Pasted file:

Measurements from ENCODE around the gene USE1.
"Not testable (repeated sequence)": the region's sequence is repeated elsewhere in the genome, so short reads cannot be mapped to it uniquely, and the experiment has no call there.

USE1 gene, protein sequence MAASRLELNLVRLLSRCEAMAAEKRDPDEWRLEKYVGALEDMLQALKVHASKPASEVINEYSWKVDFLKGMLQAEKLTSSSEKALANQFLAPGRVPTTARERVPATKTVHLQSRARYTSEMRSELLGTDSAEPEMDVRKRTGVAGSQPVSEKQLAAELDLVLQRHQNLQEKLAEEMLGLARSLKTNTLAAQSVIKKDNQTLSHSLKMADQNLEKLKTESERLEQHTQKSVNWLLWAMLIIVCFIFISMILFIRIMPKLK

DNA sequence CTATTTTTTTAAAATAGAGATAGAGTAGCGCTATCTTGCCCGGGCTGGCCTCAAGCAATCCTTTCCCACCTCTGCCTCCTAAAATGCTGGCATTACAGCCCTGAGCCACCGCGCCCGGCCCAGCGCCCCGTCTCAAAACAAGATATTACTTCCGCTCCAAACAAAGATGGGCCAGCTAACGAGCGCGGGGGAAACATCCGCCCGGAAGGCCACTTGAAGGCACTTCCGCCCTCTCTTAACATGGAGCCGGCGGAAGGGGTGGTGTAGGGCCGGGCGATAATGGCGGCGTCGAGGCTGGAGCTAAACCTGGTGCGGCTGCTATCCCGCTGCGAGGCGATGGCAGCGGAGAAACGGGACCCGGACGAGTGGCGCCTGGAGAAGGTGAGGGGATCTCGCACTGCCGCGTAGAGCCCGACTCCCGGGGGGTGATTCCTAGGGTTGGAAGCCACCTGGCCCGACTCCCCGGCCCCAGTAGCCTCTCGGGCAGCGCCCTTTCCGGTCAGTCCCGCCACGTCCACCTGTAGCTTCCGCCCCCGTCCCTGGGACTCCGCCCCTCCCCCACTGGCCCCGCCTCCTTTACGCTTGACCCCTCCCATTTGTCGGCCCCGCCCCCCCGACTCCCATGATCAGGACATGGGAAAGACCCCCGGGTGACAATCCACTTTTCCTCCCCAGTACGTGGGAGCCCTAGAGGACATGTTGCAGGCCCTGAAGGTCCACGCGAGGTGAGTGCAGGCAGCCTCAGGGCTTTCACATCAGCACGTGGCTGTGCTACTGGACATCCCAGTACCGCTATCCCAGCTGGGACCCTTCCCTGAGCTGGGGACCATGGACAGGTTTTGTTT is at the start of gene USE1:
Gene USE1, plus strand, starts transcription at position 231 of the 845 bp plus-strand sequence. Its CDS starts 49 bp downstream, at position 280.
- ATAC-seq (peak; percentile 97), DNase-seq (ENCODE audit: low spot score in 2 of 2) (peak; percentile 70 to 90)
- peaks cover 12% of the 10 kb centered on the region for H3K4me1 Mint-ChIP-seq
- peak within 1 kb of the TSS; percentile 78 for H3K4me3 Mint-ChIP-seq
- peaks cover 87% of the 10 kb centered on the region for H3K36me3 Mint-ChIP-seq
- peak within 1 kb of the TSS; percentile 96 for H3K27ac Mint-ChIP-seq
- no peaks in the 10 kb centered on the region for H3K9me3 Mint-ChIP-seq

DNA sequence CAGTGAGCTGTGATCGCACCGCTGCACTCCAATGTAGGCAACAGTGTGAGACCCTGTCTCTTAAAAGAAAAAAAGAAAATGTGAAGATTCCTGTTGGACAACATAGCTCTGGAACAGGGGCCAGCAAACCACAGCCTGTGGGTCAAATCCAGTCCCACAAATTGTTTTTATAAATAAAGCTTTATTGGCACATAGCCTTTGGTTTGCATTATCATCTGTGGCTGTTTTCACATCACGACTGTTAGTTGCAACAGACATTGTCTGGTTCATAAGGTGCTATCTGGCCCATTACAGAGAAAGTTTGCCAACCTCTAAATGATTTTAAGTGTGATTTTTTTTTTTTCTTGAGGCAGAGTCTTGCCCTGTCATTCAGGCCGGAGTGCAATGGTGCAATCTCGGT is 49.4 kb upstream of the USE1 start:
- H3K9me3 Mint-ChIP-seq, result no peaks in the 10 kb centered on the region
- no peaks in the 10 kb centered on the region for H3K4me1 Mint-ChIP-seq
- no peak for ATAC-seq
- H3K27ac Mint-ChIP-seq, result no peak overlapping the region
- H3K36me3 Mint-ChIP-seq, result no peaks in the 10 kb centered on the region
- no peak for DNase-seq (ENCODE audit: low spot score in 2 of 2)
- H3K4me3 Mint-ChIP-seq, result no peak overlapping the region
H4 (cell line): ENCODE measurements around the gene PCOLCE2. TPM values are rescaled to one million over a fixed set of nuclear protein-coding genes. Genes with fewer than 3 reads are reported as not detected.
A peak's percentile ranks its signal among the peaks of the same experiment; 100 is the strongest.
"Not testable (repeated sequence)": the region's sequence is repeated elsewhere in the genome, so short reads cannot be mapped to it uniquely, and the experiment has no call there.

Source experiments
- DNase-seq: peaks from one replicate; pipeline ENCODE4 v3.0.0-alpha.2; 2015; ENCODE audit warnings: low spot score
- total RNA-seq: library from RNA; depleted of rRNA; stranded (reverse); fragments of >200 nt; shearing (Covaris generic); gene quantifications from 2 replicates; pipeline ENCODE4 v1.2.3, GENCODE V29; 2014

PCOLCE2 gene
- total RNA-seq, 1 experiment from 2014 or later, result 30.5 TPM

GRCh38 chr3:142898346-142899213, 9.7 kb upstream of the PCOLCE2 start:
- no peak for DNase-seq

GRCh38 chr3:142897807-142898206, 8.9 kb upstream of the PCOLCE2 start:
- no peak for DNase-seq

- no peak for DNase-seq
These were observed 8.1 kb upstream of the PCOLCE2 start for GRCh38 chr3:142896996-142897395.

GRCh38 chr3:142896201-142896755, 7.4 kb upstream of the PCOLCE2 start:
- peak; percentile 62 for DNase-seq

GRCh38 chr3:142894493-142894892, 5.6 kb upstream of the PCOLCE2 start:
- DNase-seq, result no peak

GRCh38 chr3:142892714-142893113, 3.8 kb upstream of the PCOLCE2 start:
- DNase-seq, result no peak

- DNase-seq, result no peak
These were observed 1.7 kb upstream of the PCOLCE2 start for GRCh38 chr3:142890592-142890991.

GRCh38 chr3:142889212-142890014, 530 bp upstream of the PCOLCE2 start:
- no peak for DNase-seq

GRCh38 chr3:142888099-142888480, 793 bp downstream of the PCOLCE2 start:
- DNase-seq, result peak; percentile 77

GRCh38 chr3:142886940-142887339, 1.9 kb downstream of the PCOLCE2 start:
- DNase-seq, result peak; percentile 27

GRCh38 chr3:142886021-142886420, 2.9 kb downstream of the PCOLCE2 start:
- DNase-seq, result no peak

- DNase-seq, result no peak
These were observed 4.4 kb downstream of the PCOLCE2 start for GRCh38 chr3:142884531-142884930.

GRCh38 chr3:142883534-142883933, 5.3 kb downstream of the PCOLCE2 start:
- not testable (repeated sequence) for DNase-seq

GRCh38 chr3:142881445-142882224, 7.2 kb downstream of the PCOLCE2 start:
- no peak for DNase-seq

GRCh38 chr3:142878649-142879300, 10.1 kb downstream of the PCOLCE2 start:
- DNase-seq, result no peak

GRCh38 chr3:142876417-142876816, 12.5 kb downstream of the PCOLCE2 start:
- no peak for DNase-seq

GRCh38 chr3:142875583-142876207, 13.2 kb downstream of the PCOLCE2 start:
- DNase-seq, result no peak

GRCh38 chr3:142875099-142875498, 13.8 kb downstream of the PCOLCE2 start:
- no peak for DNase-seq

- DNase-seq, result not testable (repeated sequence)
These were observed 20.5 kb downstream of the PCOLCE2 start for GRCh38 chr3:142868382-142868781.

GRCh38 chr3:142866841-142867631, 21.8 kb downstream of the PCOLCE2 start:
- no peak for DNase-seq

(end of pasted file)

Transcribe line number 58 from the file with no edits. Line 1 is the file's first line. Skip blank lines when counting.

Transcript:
GRCh38 chr3:142876417-142876816, 12.5 kb downstream of the PCOLCE2 start: